Life and politics from the Sunshine State's best city

Should Jameis Winston be hammered for clumsy statement?

in Sports/Top Headlines by

Now that he has fumbled, are we to hammer Jamies Winston?

Now that he has said the wrong thing, does it matter if he was doing the right one?

Winston, the quarterback with the troubled past for the Tampa Bay Bucs, had good intentions. Really he did. On an off-day, he chose to speak to the children at Melrose Elementary School. He said later that he noticed one small boy who wasn’t paying attention, and he tried to get him involved.

At that point, Winston said something inappropriate. And, from the reports, there are those who will not forgive him.

“All my young boys, stand up. The ladies, sit down,” Winston said, as quoted by the Tampa Bay Times and others. “But all my boys, stand up. We strong, right? We strong! We strong, right? All my boys, tell me one time: I can do anything I put my mind to. Now a lot of boys aren’t supposed to be soft-spoken. You know what I’m saying? One day y’all are going to have a very deep voice like this (in deep voice). One day, you’ll have a very, very deep voice.

“But the ladies, they’re supposed to be silent, polite, gentle. My men, my men (are) supposed to be strong. I want y’all to tell me what the third rule of life is: I can do anything I put my mind to. Scream it!”

It should go without saying that no one should tell girls to be silent, or to suggest that they are not strong. For that clumsy wording, Winston was wrong.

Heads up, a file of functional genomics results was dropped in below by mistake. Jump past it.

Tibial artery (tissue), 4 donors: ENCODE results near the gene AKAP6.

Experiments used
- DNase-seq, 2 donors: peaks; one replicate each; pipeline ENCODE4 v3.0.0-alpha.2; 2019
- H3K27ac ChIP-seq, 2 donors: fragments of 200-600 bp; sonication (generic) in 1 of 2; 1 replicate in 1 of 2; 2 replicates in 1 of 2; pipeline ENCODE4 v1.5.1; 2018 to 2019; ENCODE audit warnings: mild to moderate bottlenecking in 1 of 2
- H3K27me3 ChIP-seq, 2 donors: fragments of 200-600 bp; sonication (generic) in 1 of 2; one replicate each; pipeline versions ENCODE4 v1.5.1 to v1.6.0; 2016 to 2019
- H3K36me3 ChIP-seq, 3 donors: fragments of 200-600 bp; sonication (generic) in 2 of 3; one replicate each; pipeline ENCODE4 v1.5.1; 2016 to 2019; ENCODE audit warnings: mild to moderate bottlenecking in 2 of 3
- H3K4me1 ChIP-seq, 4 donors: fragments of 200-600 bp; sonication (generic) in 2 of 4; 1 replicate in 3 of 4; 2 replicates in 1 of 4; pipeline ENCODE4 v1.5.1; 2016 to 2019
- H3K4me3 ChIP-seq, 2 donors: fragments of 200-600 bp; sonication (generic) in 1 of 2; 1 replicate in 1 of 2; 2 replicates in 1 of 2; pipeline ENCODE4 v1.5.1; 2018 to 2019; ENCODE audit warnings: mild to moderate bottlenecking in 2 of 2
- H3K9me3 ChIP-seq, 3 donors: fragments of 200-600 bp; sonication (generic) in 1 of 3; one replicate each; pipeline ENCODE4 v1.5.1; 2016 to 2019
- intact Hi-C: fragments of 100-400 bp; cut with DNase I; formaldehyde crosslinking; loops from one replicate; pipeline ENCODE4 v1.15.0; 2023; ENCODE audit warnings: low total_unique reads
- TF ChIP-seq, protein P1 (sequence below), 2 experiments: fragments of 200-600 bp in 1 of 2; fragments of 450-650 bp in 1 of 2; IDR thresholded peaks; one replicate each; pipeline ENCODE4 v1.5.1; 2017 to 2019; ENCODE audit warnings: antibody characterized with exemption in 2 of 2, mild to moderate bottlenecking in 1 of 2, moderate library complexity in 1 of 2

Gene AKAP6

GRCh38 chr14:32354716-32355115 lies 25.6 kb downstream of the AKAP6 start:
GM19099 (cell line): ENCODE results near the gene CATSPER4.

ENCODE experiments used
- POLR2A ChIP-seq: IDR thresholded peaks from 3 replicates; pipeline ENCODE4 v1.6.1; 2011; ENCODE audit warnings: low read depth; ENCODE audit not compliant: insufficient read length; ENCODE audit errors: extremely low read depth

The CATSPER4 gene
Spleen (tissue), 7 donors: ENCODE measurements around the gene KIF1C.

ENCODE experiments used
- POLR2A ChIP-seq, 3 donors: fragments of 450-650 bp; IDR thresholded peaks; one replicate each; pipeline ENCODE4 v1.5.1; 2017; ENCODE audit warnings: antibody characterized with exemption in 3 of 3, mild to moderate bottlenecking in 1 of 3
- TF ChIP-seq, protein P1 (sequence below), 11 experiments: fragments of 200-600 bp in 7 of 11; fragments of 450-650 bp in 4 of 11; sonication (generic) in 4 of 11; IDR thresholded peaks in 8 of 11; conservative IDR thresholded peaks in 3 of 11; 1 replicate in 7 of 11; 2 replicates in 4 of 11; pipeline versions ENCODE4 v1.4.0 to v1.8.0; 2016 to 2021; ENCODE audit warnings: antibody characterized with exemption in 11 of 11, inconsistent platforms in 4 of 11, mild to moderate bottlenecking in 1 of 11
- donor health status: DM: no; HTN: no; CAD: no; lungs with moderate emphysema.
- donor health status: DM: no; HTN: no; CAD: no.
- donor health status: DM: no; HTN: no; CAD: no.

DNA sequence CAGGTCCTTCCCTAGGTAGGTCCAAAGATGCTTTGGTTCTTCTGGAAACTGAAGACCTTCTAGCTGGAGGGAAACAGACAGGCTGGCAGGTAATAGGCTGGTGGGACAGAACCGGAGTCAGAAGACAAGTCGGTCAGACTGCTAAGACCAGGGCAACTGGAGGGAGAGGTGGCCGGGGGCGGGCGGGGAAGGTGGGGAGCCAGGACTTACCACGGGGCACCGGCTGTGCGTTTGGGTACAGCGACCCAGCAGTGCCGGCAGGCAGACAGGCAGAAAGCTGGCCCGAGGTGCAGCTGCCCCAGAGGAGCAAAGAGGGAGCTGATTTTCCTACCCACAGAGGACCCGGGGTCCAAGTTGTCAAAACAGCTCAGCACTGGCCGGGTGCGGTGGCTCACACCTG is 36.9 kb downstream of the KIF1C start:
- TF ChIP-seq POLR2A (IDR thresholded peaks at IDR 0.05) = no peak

On the other hand, he was at Melrose to deliver a positive message. Should he be roasted for it?

Yes, Winston had his problems while at FSU, being accused of domestic violence, singing a rap song that was crude. But this was merely saying something the wrong way, wasn’t it? No one should defend what Winston said. Still, you get the feeling that Winston was trying to fire up the boys rather than put down the girls. Don’t you?

ESPN — which defended Winston in a video — did bring up his sexual assault reports in its report.

“I was making an effort to interact with a young male in the audience who didn’t seem to be paying attention, and I didn’t want to single him out so I asked all the boys to stand up,” Winston said. “During my talk, I used a poor word choice that may have overshadowed that positive message for some.”

On the other hand, Winston just turned 23. He will get smoother in his messages. He will be all-inclusive.

And, yes, he’ll learn that girls are strong, too.

Gary Shelton is one of the most recognized and honored sportswriters in the history of the state. He has won the APSE's national columnist of the year twice and finished in the top 10 eight times. He was named the Florida Sportswriter of the Year six times. Gary joined SaintPetersBlog in the spring, helping to bring a sports presence to the website. Over his time in sports writing, Gary has covered 29 Super Bowls, 10 Olympics, Final Fours, Masters, Wimbledons and college national championships. He was there when the Bucs won a Super Bowl, when the Lightning won a Stanley Cup and when the Rays went to a World Series. He has seen Florida, FSU and Miami all win national championships, and he covered Bear Bryant, Bobby Bowden and Don Shula along the way. He and his wife Janet have four children: Eric, Kevin, K.C. and Tori. To contact, visit

Latest from Sports

Go to Top